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The Paly Voice

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The Paly Voice

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Voice Q&A: PAUSD chief techie speaks on presidential nomination

PAUSD Chief Technology Officer Ann Dunkin talks with The Paly Voice about her presidential nomination to the position of assistant administrator for Environmental Information of the Environmental Protection Agency. Photo by George Lu.

On Jan. 30, the Obama administration released its nominations for key administrative posts. The Palo Alto Unified School District’s own Chief Technology Officer Ann Dunkin was nominated for an assistant administrator position for Environmental Information for the Environmental Protection Agency. The Paly Voice sat down with Dunkin to talk about her nomination to office. Below is a transcript of the interview.

How were you nominated for the position?

The administration gets probably hundreds of thousands of people who apply for jobs. The main way you get in front of them is to have someone who knows you put your resume in front of them. There’s an organization called the Victory Institute and they have a project called the Presidential Appointments Project, and someone from the Presidential Appointments Project took my resume to the office of the presidential personnel at the White House.

What is your background in Information Technology?

Before I came to the school district, I worked at Hewlett-Packard for just shy of 20 years. I worked in a lot of different fields in HP. In the late 90s, I moved into [Information Technology] and it was actually an operations job for operating webservices. At one point I was the IT manager for Indigo, which is an Israeli digital press company HP acquired. That job was similar to these two jobs where I was the IT manager for the whole organization. I did a number of different jobs in IT at HP before I came [to the PAUSD] almost four and a half-years ago.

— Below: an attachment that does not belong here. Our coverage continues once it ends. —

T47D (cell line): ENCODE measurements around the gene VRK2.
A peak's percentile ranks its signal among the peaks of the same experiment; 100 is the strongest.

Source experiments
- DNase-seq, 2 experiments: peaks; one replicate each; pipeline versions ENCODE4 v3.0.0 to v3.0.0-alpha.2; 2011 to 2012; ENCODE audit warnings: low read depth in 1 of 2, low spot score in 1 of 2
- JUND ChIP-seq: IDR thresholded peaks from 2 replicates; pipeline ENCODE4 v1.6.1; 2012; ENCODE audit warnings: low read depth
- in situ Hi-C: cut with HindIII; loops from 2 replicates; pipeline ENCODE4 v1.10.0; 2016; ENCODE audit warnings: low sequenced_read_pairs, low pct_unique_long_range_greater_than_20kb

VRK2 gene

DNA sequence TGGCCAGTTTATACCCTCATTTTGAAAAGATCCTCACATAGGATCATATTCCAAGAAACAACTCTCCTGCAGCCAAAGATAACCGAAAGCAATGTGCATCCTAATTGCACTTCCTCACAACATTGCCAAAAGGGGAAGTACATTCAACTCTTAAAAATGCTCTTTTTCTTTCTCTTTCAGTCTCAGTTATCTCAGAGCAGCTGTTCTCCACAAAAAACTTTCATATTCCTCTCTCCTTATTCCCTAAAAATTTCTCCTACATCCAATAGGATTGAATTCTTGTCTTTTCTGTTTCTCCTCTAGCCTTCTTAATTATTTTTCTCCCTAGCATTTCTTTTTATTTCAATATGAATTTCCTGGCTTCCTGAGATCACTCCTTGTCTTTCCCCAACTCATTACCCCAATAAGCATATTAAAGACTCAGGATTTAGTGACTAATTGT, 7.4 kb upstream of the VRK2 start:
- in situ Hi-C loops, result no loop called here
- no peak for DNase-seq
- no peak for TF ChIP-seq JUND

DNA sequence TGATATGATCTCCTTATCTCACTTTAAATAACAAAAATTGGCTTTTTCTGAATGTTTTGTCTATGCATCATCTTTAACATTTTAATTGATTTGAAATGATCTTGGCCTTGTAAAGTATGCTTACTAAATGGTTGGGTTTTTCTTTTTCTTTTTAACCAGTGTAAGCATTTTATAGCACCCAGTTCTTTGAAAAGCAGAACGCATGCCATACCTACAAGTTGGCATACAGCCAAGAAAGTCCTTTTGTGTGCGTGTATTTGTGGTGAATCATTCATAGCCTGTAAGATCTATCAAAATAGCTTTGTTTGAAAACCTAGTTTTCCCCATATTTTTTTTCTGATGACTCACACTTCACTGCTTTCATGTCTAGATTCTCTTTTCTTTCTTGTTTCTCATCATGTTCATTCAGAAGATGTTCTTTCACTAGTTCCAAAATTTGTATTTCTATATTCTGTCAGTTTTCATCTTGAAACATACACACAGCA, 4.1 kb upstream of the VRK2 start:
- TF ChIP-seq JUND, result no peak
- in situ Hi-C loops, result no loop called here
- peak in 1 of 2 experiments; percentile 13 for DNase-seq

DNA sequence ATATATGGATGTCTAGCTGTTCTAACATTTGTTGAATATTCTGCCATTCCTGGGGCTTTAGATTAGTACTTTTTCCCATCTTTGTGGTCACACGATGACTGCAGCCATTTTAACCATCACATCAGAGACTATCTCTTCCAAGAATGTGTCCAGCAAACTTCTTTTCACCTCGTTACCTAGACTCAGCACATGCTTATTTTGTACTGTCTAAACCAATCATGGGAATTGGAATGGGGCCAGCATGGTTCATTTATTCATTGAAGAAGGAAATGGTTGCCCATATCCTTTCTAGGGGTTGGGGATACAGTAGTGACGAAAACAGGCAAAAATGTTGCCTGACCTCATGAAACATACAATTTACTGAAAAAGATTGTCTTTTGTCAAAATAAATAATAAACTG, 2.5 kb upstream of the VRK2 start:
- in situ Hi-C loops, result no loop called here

I have two engineering degrees. I spent probably 12 years at HP in different engineering jobs that weren’t associated with IT: manufacturing, software quality, and research and development.

What are your current duties at the PAUSD?

On a day to day basis, I might be meeting with principals to talk about the needs of the school sites, or I’m with my team to talk about operational issues in IT. I might be meeting with the Ed Tech team or the library team about training or libraries. We obviously work on budgets and purchasing and implementing technology.

How will your new duties compare to your current ones?

As chief technology officer, I’m responsible for the technology and as CIO [Chief Information Officer, another name for Assistant Administrator for Environmental Information], I’m responsible for the technology. Obviously there are a lot of differences in the day to day of the job. It’s a much bigger organization in terms of the size of IT staff and there are very different issues on a daily basis, but conceptually it’s the same kind of job.

What sorts of duties will you have to take on for this new job?